Fun corporate training: People bingo edition
Helping a new sales team bond with an icebreaker game
Loosen up trainees before a learning session to improve memory retention
Create a game of people bingo to break the ice
Prior to a marathon learning session, a Pamlab sales trainer uses polling to make corporate training fun with a game of People Bingo
Jayme Torres isn't a schoolteacher. But it's easy to feel like one when you present six-hour lectures every day, sometimes for weeks on end. Jayme works as a product trainer for sales reps at Pamlab, a naturalized pharmaceutical company based in Louisiana.
How do you break up the monotony of long corporate training sessions?
Jayme teaches volumes of detailed, data-heavy medical information to new sales team members, including 50 inside team members who work the phones and over 200 outside team members who meet with doctors daily. They study each product for six hours each, plus two hours of clinical review.
Jayme is constantly innovating, bringing a little life and laughter to her trainings.
Poll regularly, poll often, and have fun.
Jayme livens up her marathon PowerPoint sessions with Poll Everywhere. Near the beginning of a product lecture, or after a break, she runs a poll. Often it's a question that tests the limits of the new sales reps' background knowledge, or gauges their level of understanding of the topic at hand. Other times she uses polling as an icebreaker, to encourage new team members to get to know one another and interact.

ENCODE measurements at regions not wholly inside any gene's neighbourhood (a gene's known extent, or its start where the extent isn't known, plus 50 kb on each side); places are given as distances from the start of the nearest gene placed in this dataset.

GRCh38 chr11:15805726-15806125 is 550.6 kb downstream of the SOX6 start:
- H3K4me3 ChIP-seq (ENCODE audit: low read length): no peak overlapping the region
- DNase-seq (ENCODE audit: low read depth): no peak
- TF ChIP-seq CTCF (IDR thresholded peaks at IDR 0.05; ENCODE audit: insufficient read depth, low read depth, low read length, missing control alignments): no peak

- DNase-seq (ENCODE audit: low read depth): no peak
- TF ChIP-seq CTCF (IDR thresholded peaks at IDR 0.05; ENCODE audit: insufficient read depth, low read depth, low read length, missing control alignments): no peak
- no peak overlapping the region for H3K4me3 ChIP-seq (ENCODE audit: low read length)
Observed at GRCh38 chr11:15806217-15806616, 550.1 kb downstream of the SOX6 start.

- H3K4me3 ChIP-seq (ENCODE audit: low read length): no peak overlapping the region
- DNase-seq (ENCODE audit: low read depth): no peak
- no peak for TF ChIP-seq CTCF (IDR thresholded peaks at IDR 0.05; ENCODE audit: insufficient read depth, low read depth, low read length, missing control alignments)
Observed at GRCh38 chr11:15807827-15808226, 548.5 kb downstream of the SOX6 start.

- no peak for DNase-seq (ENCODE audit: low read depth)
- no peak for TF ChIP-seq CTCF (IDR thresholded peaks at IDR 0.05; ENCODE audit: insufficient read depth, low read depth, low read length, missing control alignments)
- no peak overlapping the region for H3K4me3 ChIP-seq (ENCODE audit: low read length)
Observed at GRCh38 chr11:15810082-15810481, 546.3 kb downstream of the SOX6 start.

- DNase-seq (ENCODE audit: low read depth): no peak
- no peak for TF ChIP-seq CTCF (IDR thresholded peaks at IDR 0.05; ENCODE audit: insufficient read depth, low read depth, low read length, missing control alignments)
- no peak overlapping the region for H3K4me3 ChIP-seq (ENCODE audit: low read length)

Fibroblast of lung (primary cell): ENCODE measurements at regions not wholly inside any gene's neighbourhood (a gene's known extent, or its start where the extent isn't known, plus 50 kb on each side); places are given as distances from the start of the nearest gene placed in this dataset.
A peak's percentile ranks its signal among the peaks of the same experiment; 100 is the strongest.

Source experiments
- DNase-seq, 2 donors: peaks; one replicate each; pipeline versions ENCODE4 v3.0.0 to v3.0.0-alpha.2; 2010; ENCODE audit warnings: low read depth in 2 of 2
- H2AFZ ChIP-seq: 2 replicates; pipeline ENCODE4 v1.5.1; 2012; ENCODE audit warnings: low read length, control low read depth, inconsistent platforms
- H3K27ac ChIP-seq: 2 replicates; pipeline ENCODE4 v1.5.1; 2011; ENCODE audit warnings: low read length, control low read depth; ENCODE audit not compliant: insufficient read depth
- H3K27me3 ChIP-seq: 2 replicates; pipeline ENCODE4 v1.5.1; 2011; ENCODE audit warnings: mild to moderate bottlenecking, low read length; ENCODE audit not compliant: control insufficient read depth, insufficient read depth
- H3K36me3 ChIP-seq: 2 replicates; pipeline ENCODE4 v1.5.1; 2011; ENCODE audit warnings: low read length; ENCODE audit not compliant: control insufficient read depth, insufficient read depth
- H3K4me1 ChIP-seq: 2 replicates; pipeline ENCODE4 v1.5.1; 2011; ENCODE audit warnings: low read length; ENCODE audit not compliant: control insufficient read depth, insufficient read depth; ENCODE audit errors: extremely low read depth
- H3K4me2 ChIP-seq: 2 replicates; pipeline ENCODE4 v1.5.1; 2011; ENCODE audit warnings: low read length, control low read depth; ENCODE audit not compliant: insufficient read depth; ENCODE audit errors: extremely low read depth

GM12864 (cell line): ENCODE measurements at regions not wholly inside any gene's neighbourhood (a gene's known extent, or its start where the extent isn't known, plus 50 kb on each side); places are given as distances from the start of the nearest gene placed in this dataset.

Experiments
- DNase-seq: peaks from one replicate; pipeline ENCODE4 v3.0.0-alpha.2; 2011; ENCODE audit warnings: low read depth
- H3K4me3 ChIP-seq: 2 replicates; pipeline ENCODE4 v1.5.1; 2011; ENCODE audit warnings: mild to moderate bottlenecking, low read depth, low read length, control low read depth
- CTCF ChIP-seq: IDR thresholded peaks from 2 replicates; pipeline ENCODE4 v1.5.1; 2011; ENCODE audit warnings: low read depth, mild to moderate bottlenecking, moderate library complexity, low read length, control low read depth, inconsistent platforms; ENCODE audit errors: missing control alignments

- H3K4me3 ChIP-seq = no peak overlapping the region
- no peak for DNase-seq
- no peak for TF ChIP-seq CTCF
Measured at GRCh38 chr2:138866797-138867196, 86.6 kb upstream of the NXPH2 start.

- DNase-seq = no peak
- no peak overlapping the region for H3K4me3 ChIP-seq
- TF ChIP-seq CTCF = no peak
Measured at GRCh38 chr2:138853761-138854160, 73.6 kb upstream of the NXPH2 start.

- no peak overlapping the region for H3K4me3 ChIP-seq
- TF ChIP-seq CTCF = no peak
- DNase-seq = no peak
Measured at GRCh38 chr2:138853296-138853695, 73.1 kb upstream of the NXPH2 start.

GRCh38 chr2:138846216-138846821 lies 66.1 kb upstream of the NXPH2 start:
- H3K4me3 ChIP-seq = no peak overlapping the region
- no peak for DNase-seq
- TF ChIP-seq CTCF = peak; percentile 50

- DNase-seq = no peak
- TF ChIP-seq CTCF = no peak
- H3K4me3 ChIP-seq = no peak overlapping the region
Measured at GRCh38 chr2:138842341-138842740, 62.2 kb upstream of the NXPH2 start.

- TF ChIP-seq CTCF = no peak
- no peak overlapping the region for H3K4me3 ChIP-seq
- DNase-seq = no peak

Pamlab's most popular poll to date is the one Jayme created with the help of seven team leaders. Each leader gathered one interesting fact about each person on his or her team. Then Jayme randomized the facts and created a massive Bingo game for the staff to play at the beginning of the meeting. Everyone milled around the room, trying to match each fact with a name and a face. It delivered a lot of laughs, and was the perfect way to break the ice.
I try to break up the monotony and make it fun. I’m also looking for ways to increase engagement.
Jayme reserved the most intriguing facts of the game for the poll. She put seven facts about seven mystery team members on screen, and let the whole room vote on who was who. The results were hilarious, and got the whole sales force pumped and primed for the session.
How can you do this?
Identify "polling points" in your training materials. Try polls at the beginning or end of a new section, right after a break, during open Q&A, or at the beginning or end of the day. You can even use Poll Everywhere to send a post-training survey.
The world's largest companies and most dedicated educators trust Poll Everywhere to engage their listeners.